Neurodevelopmental Delay (neurodevelopmental + delay)

Distribution by Scientific Domains


Selected Abstracts


Neonatal Apnea: What's New?,

PEDIATRIC PULMONOLOGY, Issue 10 2008
Jalal M. Abu-Shaweesh MD
Abstract Apnea of prematurity (AOP) remains a major clinical problem in present day neonatology that warrants frequent evaluations and imposes challenges in therapeutic strategies. Although the pathogenesis of AOP is poorly understood, it is probably a manifestation of physiologic immaturity of breathing control rather than a pathologic disorder. Immature breathing responses to hypoxia, hypercapnia and exaggerated inhibitory pulmonary reflexes in preterm infants might also contribute to the occurrence or severity of AOP. Recent data suggest a role for genetic predisposition. Although typically resolve with maturation, the role of bradycardia and desaturation episodes associated with AOP in the development of sleep disorder breathing and neurodevelopmental delay needs further clarification. Pharmacological treatment with methylxanthines and CPAP remain the mainstay for treatment of AOP. However, recent studies have implicated central inhibitory neuromodulators including prostaglandins, GABA and adenosine in its pathogenesis, the fact that might provide future specific targets for treatment. This review will summarize new insights involving these issues as well as others involving the pathogenesis, treatment strategies and consequences of apnea in premature infants. Pediatr Pulmonol. 2008; 43:937,944. 2008 Wiley-Liss, Inc. [source]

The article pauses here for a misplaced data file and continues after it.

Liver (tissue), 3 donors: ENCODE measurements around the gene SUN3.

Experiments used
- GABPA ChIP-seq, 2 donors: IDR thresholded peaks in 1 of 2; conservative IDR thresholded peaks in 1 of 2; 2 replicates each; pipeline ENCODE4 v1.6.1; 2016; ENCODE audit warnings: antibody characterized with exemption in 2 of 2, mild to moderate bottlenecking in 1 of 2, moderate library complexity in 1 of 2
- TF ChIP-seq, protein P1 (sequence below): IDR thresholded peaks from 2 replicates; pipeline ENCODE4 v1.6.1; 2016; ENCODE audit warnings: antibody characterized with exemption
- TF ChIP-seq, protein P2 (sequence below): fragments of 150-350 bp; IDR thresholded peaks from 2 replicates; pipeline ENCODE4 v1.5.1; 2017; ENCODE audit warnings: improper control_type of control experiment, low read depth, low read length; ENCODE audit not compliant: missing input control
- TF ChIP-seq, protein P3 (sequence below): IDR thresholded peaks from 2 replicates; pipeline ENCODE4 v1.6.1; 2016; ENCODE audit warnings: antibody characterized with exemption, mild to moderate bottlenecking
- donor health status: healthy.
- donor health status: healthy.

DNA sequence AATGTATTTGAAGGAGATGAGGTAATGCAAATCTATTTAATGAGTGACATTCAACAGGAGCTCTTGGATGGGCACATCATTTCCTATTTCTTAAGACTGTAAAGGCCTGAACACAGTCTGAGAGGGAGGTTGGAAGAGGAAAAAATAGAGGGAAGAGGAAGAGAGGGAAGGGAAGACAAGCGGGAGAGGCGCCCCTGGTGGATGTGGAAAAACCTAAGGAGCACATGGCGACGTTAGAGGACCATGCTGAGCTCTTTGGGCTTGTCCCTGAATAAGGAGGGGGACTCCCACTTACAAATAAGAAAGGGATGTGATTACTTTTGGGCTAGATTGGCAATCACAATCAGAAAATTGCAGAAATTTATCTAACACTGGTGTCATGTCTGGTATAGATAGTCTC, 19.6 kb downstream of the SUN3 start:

Use of neurodevelopmental delay in pediatric solid organ transplant listing decisions: Inconsistencies in standards across major pediatric transplant centers

PEDIATRIC TRANSPLANTATION, Issue 7 2009
Christopher T. Richards